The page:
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Chapter 16: Creditor-Debtor Relations and Bankruptcy. §1: Laws Assisting Creditors. Liens: Consensual; Statutory; or Judicial. Other Remedies: composition agreements, ABC’s. Suretyship. Liens [1]. Consensual Liens.

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Chapter 16: Creditor-Debtor Relations and Bankruptcy

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Chapter 16 creditor debtor relations and bankruptcy l.jpg

Chapter 16: Creditor-Debtor Relations and Bankruptcy


1 laws assisting creditors l.jpg

§1: Laws Assisting Creditors

  • Liens:

    • Consensual;

    • Statutory; or

    • Judicial.

  • Other Remedies: composition agreements, ABC’s.

  • Suretyship.


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Liens [1]

  • Consensual Liens.

    • Personal property as collateral (UCC Art. 9 UCC Secured Transactions).

    • Real property as collateral (Mortgage).

  • Statutory Liens.

    • Mechanic’s Lien: Nonpossessory filed lien on real estate for labor/services.

    • Artisans’ Lien: Possessory lien on personal property for labor done to property.

    • Innkeeper’s Lien: Possessory lien on baggage for unpaid hotel charges.


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Liens [2]

  • Judicial Liens: Court-ordered seizure/sale of property.

  • Judicial Liens: Attachments, Writs of Execution, Garnishment:

    • Case 16.1: U.S. v Smith(1995).


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Mortgage Foreclosure[1]

  • Mortgagor (Debtor-Borrower).

  • Mortgagee (Creditor-Lender).

  • Foreclosure: Mortgagor defaults; Mortgagee petitions court to have sheriff seize, advertise, and sell property.

    • Money goes to expenses of sale, creditors in descending order of priority, then debtor if any left.


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Mortgage Foreclosure [2]

  • If there is still money owed to creditor after foreclosure there is a deficiency, and the debtor is still liable for this.

  • Equity of Redemption: Mortgagor can “redeem”: the property by paying full amount plus any penalties and taxes.


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§2: Suretyship and Guaranty

When a 3rd party promises to pay a debt owed by a Debtor who doesn’t pay, either a suretyship or guaranty is created.

Principal

Debtor

Creditor

Surety /

Guarantor


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Suretyship

  • Express contract between the surety and the creditor.

  • Creditor can demand payment from surety at any time after debt is due.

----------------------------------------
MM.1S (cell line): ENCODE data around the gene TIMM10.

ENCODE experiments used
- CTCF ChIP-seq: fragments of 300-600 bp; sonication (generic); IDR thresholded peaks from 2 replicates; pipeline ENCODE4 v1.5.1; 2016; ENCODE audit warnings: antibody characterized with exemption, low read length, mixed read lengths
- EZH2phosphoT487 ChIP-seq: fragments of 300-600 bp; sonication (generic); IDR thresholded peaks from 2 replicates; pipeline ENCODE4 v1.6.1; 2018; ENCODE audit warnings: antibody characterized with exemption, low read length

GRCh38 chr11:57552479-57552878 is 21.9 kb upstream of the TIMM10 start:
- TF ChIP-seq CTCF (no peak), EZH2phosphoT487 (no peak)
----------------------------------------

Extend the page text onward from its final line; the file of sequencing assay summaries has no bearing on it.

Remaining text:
• Creditor need not exhaust all legal remedies against the debtor before holding the surety responsible.


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Guaranty

  • Secondarily liable, debtor must default, creditor has attempted to collect from the debtor.

  • Statute of Frauds requires guaranty to be in writing.

    • Case 16.2: Wilson Court Limited Partnership v. Tony Maroni’s (1998).


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Defenses of the Surety & Guarantor [1]

  • Surety can use any of the Debtor’s defenses EXCEPT incapacity, bankruptcy, or statute of limitations.

  • Surety can use his own defenses, EXCEPT fraud between Debtor and Surety that is unknown by creditor.


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Defenses of the Surety & Guarantor [2]

  • Material contract modification between Debtor and Creditor will release a gratuitous surety and a compensated surety to the extent he suffers a loss.

  • Surrender or impairment of the Debtor’s collateral releases surety to the extent he is damaged.

  • Release of a co-surety releases surety to the extent he is damaged.


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Rights of the Surety & Guarantor

  • Right of Subrogation.

  • Right of Reimbursement.

  • Right of Contribution from Co-sureties:

    • Sureties in equal amounts.

    • Sureties in equal amounts, one or more co-sureties missing or insolvent.


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§3: Protection for Debtors

  • Exemptions (Federal and State):

    • Homestead; and.

    • Personal property

  • Holder in Due Course does not work against consumers.

  • Consumer Credit Protection Act.

  • Truth-in-Lending Act.


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§4: Bankruptcy and Reorganization

  • Article I, Section 8 of the U.S. Constitution. Federal jurisdiction.

  • Bankruptcy Reform Act of 1978, amended by Reform Act of 1994.

  • Federal court under U.S. district court, can appeal to district courts.

  • Secured vs. Unsecured creditors.


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Types of Bankruptcy Relief [1]

  • Bankruptcy code has 8 chapters.

  • 1,3, 5 - general definitional provisions and provisions covering administration, creditors, debtor and estate

  • Chapter 7 - liquidation proceedings.